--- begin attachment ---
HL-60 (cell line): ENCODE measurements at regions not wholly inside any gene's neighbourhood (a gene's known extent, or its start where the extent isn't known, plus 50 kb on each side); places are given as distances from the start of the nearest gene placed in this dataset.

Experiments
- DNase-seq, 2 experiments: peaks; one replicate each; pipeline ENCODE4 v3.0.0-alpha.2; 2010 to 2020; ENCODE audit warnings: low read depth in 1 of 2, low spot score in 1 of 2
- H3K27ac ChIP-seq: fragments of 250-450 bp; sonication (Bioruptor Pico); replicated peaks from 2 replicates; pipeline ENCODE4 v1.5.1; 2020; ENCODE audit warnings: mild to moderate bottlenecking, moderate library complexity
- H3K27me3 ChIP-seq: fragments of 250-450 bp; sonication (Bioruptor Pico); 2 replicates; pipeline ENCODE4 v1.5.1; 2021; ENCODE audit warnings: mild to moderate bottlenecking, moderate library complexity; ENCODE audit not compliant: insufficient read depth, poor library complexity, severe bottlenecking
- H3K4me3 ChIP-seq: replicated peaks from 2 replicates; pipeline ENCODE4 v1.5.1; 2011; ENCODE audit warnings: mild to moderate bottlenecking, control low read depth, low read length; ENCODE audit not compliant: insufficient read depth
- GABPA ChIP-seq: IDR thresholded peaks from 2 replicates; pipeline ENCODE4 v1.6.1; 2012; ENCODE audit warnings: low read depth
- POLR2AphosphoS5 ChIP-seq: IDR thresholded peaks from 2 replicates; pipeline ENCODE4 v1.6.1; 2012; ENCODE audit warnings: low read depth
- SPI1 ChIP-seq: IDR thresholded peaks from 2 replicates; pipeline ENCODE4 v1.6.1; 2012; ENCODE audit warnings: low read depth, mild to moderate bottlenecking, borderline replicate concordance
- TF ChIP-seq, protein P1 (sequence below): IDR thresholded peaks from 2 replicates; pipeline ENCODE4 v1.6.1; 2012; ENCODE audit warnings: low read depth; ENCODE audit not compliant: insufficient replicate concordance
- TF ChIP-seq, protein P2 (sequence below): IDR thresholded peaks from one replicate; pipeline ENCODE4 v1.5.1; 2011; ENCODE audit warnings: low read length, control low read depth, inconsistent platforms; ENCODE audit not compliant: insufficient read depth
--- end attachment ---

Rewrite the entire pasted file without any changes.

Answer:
HL-60 (cell line): ENCODE measurements at regions not wholly inside any gene's neighbourhood (a gene's known extent, or its start where the extent isn't known, plus 50 kb on each side); places are given as distances from the start of the nearest gene placed in this dataset.

Experiments
- DNase-seq, 2 experiments: peaks; one replicate each; pipeline ENCODE4 v3.0.0-alpha.2; 2010 to 2020; ENCODE audit warnings: low read depth in 1 of 2, low spot score in 1 of 2
- H3K27ac ChIP-seq: fragments of 250-450 bp; sonication (Bioruptor Pico); replicated peaks from 2 replicates; pipeline ENCODE4 v1.5.1; 2020; ENCODE audit warnings: mild to moderate bottlenecking, moderate library complexity
- H3K27me3 ChIP-seq: fragments of 250-450 bp; sonication (Bioruptor Pico); 2 replicates; pipeline ENCODE4 v1.5.1; 2021; ENCODE audit warnings: mild to moderate bottlenecking, moderate library complexity; ENCODE audit not compliant: insufficient read depth, poor library complexity, severe bottlenecking
- H3K4me3 ChIP-seq: replicated peaks from 2 replicates; pipeline ENCODE4 v1.5.1; 2011; ENCODE audit warnings: mild to moderate bottlenecking, control low read depth, low read length; ENCODE audit not compliant: insufficient read depth
- GABPA ChIP-seq: IDR thresholded peaks from 2 replicates; pipeline ENCODE4 v1.6.1; 2012; ENCODE audit warnings: low read depth
- POLR2AphosphoS5 ChIP-seq: IDR thresholded peaks from 2 replicates; pipeline ENCODE4 v1.6.1; 2012; ENCODE audit warnings: low read depth
- SPI1 ChIP-seq: IDR thresholded peaks from 2 replicates; pipeline ENCODE4 v1.6.1; 2012; ENCODE audit warnings: low read depth, mild to moderate bottlenecking, borderline replicate concordance
- TF ChIP-seq, protein P1 (sequence below): IDR thresholded peaks from 2 replicates; pipeline ENCODE4 v1.6.1; 2012; ENCODE audit warnings: low read depth; ENCODE audit not compliant: insufficient replicate concordance
- TF ChIP-seq, protein P2 (sequence below): IDR thresholded peaks from one replicate; pipeline ENCODE4 v1.5.1; 2011; ENCODE audit warnings: low read length, control low read depth, inconsistent platforms; ENCODE audit not compliant: insufficient read depth